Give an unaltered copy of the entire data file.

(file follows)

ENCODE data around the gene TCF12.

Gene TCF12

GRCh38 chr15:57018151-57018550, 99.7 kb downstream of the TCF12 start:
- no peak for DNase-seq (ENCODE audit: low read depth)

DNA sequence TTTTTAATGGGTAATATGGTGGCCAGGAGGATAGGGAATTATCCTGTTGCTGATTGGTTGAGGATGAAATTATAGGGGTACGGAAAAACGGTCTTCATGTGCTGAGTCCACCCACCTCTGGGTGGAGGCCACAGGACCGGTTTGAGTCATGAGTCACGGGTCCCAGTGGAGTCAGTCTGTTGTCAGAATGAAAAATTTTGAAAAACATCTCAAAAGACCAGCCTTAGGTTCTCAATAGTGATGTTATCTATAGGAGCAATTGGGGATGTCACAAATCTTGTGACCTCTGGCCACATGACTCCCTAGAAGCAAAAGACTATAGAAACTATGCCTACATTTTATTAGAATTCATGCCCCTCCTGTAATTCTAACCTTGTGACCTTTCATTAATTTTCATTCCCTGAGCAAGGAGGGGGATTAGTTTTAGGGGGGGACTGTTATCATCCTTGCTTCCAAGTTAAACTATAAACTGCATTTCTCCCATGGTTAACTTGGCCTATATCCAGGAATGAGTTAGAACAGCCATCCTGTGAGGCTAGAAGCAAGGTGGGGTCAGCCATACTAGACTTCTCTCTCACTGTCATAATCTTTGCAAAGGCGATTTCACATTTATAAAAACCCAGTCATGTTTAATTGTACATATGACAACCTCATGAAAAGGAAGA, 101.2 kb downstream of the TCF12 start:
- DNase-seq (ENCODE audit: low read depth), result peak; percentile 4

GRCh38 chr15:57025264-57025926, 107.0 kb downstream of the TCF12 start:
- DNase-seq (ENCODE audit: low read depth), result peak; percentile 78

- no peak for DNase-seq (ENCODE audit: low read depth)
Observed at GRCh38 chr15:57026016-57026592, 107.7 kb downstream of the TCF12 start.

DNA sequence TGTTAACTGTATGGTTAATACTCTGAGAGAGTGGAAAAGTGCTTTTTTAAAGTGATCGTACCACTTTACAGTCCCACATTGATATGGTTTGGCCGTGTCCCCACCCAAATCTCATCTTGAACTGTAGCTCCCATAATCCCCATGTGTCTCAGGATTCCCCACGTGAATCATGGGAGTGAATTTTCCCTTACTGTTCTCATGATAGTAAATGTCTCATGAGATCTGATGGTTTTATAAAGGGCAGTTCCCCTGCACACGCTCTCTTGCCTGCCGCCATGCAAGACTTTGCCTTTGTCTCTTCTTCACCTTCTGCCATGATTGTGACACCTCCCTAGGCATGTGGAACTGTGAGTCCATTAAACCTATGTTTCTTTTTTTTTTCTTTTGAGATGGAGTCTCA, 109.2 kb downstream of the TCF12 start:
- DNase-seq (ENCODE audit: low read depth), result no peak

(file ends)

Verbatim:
ENCODE data around the gene TCF12.

Gene TCF12

GRCh38 chr15:57018151-57018550, 99.7 kb downstream of the TCF12 start:
- no peak for DNase-seq (ENCODE audit: low read depth)

DNA sequence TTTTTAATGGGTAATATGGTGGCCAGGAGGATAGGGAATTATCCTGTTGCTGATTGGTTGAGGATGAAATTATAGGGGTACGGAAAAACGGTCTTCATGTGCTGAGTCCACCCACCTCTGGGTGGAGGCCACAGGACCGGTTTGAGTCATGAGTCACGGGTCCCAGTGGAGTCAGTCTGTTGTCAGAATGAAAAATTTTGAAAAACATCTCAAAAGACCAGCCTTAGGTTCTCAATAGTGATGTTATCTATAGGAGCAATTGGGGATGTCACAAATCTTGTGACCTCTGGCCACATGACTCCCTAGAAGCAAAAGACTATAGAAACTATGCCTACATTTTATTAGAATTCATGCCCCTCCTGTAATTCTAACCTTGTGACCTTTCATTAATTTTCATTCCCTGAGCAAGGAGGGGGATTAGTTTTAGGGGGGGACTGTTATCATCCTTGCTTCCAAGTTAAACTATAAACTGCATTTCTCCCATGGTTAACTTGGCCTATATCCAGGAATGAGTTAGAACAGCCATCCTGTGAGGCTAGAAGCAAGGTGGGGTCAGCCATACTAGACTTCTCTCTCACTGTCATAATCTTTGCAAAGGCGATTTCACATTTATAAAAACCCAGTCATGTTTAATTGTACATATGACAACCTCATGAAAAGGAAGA, 101.2 kb downstream of the TCF12 start:
- DNase-seq (ENCODE audit: low read depth), result peak; percentile 4

GRCh38 chr15:57025264-57025926, 107.0 kb downstream of the TCF12 start:
- DNase-seq (ENCODE audit: low read depth), result peak; percentile 78

- no peak for DNase-seq (ENCODE audit: low read depth)
Observed at GRCh38 chr15:57026016-57026592, 107.7 kb downstream of the TCF12 start.

DNA sequence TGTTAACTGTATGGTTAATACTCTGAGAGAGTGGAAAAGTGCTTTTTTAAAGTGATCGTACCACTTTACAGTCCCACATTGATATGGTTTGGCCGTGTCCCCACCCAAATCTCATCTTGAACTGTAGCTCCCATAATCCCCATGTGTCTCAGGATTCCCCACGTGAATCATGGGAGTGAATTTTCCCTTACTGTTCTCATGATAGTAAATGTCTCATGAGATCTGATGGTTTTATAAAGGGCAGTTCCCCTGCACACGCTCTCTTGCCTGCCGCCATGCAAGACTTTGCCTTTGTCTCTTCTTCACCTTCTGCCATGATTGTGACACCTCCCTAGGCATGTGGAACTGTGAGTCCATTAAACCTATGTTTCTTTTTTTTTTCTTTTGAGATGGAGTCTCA, 109.2 kb downstream of the TCF12 start:
- DNase-seq (ENCODE audit: low read depth), result no peak